Today we are raising awareness and funds for two of Ericlee’s dream projects: the first is for the largest school that is part of our non-profit. If you traveled to Haiti with me today, we would take a bumpy truck ride together into the northern mountains of the country and into the city of Pignon. We would pull in the front gate of the school and our truck would be mobbed by hundreds of school children, sticking their fingers in the windows, flashing crazy smiles for your cameras. Ericlee loved these children. As a teacher, he desired for them to get a solid education. As a coach, he desired for them to have a place to stretch and play and compete. Last year we raised money for a playground for the kids, which stands beautiful and regal today at that school. In fact, it’s the talk of the town because there’s nothing like it for miles around. This year we are raising money to complete the play yard with a smooth, cement top replacing the sharp gravel where they play now. We also are raising funds toward another wild and beautiful dream of Ericlee’s – equipment for a CrossFit-style gym for the city.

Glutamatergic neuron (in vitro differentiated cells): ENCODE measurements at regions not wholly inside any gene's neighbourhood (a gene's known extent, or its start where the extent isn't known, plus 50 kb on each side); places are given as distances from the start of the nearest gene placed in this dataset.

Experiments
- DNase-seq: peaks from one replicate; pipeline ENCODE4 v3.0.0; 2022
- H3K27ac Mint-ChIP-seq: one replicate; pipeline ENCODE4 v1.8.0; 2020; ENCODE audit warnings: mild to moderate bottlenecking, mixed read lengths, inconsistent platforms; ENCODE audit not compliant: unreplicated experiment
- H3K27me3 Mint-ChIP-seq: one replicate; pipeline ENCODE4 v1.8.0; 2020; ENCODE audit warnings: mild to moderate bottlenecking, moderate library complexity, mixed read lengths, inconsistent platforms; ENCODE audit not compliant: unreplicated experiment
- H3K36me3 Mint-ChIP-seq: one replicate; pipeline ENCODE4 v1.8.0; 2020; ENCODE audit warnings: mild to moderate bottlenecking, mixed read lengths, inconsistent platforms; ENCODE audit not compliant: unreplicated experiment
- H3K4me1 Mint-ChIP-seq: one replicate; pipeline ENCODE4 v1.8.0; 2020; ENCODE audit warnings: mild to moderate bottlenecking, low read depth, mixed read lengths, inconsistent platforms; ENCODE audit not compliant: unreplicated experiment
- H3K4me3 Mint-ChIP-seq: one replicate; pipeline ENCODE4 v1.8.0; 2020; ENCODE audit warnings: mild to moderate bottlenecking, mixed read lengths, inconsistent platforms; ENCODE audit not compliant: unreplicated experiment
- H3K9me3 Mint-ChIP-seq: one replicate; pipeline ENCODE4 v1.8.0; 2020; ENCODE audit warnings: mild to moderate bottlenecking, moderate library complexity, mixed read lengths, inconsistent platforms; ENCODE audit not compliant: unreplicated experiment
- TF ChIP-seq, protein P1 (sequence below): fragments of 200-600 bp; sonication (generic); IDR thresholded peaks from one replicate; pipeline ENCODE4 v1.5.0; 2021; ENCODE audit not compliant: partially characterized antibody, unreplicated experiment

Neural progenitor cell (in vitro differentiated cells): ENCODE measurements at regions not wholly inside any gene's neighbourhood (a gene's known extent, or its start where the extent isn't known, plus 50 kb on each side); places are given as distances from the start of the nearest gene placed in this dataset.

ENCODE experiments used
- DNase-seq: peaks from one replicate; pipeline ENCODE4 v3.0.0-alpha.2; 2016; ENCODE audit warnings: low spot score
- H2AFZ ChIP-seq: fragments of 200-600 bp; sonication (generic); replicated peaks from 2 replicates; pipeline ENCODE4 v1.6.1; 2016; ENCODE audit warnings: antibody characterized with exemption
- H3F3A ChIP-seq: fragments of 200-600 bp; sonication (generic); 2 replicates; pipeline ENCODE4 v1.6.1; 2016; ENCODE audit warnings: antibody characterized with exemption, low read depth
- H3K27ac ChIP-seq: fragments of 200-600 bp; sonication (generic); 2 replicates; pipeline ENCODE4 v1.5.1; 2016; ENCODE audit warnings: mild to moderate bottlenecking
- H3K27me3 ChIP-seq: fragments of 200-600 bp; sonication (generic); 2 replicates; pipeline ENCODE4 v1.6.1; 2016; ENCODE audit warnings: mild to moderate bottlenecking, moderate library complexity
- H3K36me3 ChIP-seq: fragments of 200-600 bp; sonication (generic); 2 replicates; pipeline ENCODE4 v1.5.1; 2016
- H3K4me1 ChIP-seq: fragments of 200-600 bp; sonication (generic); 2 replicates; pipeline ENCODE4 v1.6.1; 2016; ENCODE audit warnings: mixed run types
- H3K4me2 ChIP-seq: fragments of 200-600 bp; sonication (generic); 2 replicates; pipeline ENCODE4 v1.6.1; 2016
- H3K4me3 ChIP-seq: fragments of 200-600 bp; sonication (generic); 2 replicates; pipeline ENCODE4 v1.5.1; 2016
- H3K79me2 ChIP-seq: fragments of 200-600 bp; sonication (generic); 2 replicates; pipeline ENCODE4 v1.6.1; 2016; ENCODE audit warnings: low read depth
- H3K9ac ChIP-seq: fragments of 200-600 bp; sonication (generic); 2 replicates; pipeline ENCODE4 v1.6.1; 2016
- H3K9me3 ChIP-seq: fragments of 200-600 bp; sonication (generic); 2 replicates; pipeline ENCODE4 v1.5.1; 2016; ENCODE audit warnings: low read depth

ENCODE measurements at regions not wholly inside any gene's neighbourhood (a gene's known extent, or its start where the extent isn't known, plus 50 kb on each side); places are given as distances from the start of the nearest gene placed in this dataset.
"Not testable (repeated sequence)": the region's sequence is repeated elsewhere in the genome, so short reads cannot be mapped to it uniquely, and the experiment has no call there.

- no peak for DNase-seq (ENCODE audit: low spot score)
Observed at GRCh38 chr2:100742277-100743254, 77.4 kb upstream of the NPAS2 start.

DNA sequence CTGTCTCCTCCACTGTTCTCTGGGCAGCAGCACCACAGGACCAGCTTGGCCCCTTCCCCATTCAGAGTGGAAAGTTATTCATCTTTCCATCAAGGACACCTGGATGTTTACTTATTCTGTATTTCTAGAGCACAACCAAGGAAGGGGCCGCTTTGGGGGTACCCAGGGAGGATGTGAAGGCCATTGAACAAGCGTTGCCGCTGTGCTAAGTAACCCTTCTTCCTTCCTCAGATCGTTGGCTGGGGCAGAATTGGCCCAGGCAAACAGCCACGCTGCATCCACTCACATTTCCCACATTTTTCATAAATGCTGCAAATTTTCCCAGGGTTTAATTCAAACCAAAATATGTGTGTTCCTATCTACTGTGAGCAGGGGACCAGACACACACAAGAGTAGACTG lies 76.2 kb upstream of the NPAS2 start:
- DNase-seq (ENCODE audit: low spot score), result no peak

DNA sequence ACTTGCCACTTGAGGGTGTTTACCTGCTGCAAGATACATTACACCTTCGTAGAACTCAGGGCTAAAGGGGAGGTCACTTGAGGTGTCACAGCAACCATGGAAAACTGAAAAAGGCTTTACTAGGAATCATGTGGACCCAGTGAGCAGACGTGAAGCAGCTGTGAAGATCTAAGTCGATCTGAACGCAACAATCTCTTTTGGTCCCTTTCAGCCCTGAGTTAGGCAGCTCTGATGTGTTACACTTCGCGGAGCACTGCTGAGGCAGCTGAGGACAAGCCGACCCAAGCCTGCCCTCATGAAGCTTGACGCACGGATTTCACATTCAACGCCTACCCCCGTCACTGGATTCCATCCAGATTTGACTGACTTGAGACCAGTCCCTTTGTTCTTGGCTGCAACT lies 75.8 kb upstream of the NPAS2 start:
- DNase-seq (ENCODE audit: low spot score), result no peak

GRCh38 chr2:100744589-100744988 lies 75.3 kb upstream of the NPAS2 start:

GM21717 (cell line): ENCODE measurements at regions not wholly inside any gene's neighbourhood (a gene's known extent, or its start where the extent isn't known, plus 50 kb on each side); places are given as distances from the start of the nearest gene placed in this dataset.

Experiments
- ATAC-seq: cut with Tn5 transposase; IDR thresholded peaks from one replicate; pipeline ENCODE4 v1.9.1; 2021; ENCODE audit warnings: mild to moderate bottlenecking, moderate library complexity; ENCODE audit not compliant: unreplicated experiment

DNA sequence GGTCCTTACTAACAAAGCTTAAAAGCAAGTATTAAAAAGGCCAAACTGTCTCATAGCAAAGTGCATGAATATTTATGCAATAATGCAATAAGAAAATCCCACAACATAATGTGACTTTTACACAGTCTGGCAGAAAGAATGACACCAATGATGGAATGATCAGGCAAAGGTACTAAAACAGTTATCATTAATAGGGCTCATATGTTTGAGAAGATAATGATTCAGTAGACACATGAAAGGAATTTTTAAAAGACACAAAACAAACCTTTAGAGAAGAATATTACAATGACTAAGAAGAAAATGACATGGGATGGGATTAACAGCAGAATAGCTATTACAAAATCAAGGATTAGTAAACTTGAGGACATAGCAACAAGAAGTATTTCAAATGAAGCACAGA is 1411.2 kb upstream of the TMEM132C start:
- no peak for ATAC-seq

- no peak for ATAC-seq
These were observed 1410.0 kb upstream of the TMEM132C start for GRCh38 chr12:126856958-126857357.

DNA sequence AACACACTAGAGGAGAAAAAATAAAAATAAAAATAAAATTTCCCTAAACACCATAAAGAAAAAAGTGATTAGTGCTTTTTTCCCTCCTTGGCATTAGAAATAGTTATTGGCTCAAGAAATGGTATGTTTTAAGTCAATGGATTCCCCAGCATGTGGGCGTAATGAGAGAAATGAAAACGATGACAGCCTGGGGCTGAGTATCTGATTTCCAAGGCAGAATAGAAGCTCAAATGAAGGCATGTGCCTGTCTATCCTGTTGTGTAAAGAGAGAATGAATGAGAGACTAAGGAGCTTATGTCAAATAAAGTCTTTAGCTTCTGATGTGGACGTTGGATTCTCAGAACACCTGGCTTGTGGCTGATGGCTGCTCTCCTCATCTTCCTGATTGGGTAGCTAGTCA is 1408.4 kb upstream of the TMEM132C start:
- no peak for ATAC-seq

As you row and sweat and cheer today, I ask you to envision our friends in Haiti. I challenge you to lean in hard, to push yourself and to hear that booming coaching voice of my husband saying, “You can do it. Dig deep. One more.” I have no doubts that his spirit is here with us in this place.
I’d like to conclude with one of Ericlee’s favorite Bible verses. He was a man who loved to read God’s Word and use it to inspire during any workout. In 2 Timothy 4:7 it says,
I have fought the good fight, I have finished the race, I have kept the faith.
This is what my man was all about – fighting through the difficult, finishing his race well and all the while keeping his faith. I pray today that you, too, will be challenged by his courageous example.